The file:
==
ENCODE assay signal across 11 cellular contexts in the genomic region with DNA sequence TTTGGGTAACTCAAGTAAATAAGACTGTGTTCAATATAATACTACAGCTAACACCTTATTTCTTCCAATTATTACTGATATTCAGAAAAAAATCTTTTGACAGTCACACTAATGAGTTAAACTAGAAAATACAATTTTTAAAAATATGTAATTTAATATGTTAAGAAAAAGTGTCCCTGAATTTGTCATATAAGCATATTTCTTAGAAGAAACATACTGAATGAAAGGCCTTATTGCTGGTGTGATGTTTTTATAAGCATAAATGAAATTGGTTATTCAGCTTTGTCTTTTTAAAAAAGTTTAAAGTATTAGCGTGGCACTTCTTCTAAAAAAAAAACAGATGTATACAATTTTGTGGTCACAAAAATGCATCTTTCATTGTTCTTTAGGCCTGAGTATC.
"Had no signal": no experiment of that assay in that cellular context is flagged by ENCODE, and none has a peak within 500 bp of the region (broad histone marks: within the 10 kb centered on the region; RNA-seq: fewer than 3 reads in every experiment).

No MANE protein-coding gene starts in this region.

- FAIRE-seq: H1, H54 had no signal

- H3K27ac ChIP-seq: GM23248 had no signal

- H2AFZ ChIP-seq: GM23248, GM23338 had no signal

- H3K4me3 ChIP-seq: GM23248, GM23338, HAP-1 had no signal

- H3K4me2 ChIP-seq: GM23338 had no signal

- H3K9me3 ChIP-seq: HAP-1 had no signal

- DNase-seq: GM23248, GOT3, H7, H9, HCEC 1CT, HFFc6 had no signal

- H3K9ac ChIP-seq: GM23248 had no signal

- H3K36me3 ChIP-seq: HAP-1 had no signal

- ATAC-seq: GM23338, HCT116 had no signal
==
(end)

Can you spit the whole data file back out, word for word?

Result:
ENCODE assay signal across 11 cellular contexts in the genomic region with DNA sequence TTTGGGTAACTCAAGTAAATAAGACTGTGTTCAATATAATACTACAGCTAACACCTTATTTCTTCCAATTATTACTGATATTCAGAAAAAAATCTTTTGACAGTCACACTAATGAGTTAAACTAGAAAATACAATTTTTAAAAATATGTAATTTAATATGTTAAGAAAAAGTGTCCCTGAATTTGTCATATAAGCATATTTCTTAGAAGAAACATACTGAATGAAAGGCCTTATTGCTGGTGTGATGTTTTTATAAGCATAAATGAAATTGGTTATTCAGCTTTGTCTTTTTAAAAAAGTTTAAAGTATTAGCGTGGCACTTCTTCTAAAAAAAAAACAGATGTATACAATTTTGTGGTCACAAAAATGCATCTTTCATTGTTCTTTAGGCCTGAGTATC.
"Had no signal": no experiment of that assay in that cellular context is flagged by ENCODE, and none has a peak within 500 bp of the region (broad histone marks: within the 10 kb centered on the region; RNA-seq: fewer than 3 reads in every experiment).

No MANE protein-coding gene starts in this region.

- FAIRE-seq: H1, H54 had no signal

- H3K27ac ChIP-seq: GM23248 had no signal

- H2AFZ ChIP-seq: GM23248, GM23338 had no signal

- H3K4me3 ChIP-seq: GM23248, GM23338, HAP-1 had no signal

- H3K4me2 ChIP-seq: GM23338 had no signal

- H3K9me3 ChIP-seq: HAP-1 had no signal

- DNase-seq: GM23248, GOT3, H7, H9, HCEC 1CT, HFFc6 had no signal

- H3K9ac ChIP-seq: GM23248 had no signal

- H3K36me3 ChIP-seq: HAP-1 had no signal

- ATAC-seq: GM23338, HCT116 had no signal